Editor’s Note: The AMI QT Devotionals from March 7-13 are provided by Kate Moon. Kate has been serving the Lord in E. Asia for nearly 15 years.
Devotional Thoughts for Today
Acts 7:59-60, 8:4-8: While they were stoning him, Stephen prayed, “Lord Jesus, receive my spirit.” 60 Then he fell on his knees and cried out, “Lord, do not hold this sin against them.” When he had said this, he fell asleep.
4 Those who had been scattered preached the word wherever they went. 5 Philip went down to a city in Samaria and proclaimed the Messiah there. 6 When the crowds heard Philip and saw the signs he performed, they all paid close attention to what he said. 7 For with shrieks, impure spirits came out of many, and many who were paralyzed or lame were healed. 8 So there was great joy in that city.
I didn’t understand the hurry many Asian parents seemed to be in to get their children married off until someone explained to me that in this culture, parents don’t feel like their job is done until they see their children married and settled down. A majority of American parents may feel it their responsibility to get their children through high school at least; for Asian parents, getting their children married was the stage they were responsible for seeing through. Once they did, they could say, “It is finished,” (i.e., be “done” with parenting).
What about for spiritual parenting? When is a spiritual parent’s job “done?” What would it mean to see spiritual parenting responsibly through to the end as we engage in this work that we are all called by Jesus to do, namely making disciples of all nations?
In today’s descriptions of Stephen and Philip, we see Jesus’ image. Stephen died the way Jesus died: asking God to forgive those who persecuted him. Philip worked the way Jesus worked: traveling, speaking, healing and driving out demons (Matthew 4:23; Mark 1:39). Yet neither Stephen nor Philip were one of the Twelve. They were both, actually, among the Seven who had been chosen by the Twelve to help with the ministry to the widows (Acts 6:5); they were disciples of the Disciples. The spiritual grandchildren of Jesus. He must have been so proud.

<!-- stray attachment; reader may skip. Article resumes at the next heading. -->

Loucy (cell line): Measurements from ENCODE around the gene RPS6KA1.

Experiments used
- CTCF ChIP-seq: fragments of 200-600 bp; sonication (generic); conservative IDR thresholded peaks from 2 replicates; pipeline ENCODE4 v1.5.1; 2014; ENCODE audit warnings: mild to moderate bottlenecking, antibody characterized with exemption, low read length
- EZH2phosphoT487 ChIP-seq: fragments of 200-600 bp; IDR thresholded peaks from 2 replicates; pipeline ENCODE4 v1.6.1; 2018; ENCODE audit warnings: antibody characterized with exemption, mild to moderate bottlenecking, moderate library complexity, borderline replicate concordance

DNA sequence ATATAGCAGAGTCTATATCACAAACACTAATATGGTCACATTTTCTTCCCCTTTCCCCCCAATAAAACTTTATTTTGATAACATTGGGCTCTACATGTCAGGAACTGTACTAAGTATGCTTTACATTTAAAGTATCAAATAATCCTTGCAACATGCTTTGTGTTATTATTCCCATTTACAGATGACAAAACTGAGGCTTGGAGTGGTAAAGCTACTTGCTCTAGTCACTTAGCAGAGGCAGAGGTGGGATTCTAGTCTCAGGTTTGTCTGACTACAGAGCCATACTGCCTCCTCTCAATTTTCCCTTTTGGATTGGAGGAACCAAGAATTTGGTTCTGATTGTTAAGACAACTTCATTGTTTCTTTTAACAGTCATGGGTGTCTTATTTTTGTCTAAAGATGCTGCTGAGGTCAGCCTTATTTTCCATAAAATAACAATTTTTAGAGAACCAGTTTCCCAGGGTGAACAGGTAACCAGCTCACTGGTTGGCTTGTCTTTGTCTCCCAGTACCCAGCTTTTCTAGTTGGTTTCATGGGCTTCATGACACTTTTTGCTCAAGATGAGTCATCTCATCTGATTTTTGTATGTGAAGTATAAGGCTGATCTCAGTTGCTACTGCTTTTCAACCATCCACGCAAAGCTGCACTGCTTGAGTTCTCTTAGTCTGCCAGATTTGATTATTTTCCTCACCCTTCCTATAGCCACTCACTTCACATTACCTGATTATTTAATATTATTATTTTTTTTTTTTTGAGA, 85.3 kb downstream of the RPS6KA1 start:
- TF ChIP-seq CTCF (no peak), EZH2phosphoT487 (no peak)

Often when we think about mentoring others, we think about training them to do what we do, but our job is actually not really done until we see them reproducing, training others to do what they can now do. These days, as I engage in this work, I find myself relating somewhat to those parents asking, “So, have you found anyone, yet?” as I ask people whether they’ve found anyone to love, even if it’s just one person, to love into the family of God and continue loving to the point of seeing them loving others. I’m eager to see spiritual grandchildren. How about you?
Dear Jesus, help me to be a good spiritual parent today, teaching Your children well, helping them learn to help others. Help me to be faithful to the Jesus I’ve seen in my mentors, and may Your image be faithfully passed down to the next generations, that others may continue to see You in them.
Bible Reading for Today: Revelation 20
Lunch Break Study
Read and study the following passages:
Deuteronomy 4:9: “Only be careful, and watch yourselves closely so that you do not forget the things your eyes have seen or let them fade from your heart as long as you live. Teach them to your children and to their children after them.”
Deuteronomy 11:18-19: Fix these words of mine in your hearts and minds; tie them as symbols on your hands and bind them on your foreheads. Teach them to your children, talking about them when you sit at home and when you walk along the road, when you lie down and when you get up.
Joel 1:3-4: Tell your sons about it, And let your sons tell their sons, And their sons the next generation. What the gnawing locust has left, the swarming locust has eaten; And what the swarming locust has left, the creeping locust has eaten; And what the creeping locust has left, the stripping locust has eaten . . . .
Psalms 78:4: We will not conceal them from their children, but tell to the generation to come the praises of the LORD, and His strength and His wondrous works that He has done.
Questions to Consider
- What did God command His people to pass on to their children in Deuteronomy?
- What themes from Deuteronomy 4:9 are echoed in Joel 1:3? What is the specific context in Joel?
- What element does Psalms 78:4 emphasize in terms of telling what God has done? What should be one focus when we are talking about God to the next generations?
- Their experiences of God (“the things your eyes have seen” 4:9) and His words (including instructions and commands) (11:18).
- They are to tell of what God has done and keep passing down the stories from one generation to the next. The context is God’s judgment (an invasion of locusts). It is not only salvation that is to be remembered; God’s judgments are also to be remembered as warnings.
- As they tell the stories, they are to be told from a perspective of praising God. As we tell the next generations of what God has done, one thing to be mindful of is that we are to be raising up the next generation of worshippers.
Is there any way in which I’ve experienced God today that I need to hold on to and remember? To pass down to the next generation to the praise and glory of His name?